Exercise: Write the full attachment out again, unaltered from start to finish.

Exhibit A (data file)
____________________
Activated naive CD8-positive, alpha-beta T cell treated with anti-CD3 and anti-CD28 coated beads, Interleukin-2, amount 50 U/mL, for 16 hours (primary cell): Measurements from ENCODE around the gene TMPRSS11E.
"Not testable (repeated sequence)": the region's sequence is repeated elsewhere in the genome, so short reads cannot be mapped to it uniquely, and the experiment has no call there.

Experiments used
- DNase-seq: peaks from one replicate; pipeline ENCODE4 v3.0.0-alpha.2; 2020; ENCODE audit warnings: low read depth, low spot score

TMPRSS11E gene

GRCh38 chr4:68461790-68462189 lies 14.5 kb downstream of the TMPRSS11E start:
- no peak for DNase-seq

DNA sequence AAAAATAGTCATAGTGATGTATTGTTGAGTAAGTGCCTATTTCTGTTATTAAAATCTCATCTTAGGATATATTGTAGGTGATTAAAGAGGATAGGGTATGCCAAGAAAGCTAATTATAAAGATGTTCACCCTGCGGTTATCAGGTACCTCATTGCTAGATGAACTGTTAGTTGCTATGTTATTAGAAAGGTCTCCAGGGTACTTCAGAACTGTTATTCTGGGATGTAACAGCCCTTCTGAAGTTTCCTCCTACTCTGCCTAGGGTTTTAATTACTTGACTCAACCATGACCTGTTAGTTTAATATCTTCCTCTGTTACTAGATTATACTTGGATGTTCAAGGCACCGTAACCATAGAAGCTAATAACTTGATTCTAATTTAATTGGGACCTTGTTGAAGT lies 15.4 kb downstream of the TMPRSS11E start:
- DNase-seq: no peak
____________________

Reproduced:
Activated naive CD8-positive, alpha-beta T cell treated with anti-CD3 and anti-CD28 coated beads, Interleukin-2, amount 50 U/mL, for 16 hours (primary cell): Measurements from ENCODE around the gene TMPRSS11E.
"Not testable (repeated sequence)": the region's sequence is repeated elsewhere in the genome, so short reads cannot be mapped to it uniquely, and the experiment has no call there.

Experiments used
- DNase-seq: peaks from one replicate; pipeline ENCODE4 v3.0.0-alpha.2; 2020; ENCODE audit warnings: low read depth, low spot score

TMPRSS11E gene

GRCh38 chr4:68461790-68462189 lies 14.5 kb downstream of the TMPRSS11E start:
- no peak for DNase-seq

DNA sequence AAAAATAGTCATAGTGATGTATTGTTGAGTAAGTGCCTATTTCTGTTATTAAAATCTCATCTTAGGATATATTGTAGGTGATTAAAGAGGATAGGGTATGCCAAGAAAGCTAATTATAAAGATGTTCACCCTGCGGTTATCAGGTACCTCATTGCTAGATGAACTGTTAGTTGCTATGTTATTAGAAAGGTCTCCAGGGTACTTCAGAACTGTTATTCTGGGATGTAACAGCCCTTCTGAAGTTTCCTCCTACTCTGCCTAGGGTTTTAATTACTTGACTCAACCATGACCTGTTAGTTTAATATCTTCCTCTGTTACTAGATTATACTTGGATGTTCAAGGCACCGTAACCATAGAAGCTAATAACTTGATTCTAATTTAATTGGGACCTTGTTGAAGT lies 15.4 kb downstream of the TMPRSS11E start:
- DNase-seq: no peak